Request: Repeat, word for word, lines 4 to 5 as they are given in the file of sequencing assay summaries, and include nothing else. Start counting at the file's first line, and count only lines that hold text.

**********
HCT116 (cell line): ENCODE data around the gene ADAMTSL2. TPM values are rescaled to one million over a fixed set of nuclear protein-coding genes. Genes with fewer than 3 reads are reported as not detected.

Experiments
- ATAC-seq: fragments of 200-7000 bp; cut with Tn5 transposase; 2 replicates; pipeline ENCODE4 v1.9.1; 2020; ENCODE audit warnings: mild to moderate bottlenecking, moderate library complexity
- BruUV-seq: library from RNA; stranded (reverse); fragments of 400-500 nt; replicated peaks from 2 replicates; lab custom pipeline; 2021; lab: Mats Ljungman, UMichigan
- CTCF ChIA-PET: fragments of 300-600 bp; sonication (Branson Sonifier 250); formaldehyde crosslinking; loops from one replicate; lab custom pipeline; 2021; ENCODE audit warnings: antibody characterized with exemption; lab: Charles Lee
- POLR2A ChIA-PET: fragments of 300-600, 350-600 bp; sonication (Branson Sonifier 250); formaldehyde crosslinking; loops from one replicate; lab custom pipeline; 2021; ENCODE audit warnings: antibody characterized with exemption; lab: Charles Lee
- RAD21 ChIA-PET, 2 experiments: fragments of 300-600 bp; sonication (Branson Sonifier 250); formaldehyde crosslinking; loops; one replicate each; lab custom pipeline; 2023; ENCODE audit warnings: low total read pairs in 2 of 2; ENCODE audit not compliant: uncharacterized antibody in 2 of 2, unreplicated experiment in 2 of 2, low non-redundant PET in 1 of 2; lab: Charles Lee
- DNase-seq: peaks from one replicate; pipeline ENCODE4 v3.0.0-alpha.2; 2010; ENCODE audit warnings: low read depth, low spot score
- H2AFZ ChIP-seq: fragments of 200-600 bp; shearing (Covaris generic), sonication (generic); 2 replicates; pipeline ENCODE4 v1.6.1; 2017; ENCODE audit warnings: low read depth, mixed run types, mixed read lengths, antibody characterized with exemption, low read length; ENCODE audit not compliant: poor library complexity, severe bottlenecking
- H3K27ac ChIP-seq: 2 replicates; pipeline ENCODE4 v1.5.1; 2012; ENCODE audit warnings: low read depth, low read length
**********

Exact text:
- BruUV-seq: library from RNA; stranded (reverse); fragments of 400-500 nt; replicated peaks from 2 replicates; lab custom pipeline; 2021; lab: Mats Ljungman, UMichigan
- CTCF ChIA-PET: fragments of 300-600 bp; sonication (Branson Sonifier 250); formaldehyde crosslinking; loops from one replicate; lab custom pipeline; 2021; ENCODE audit warnings: antibody characterized with exemption; lab: Charles Lee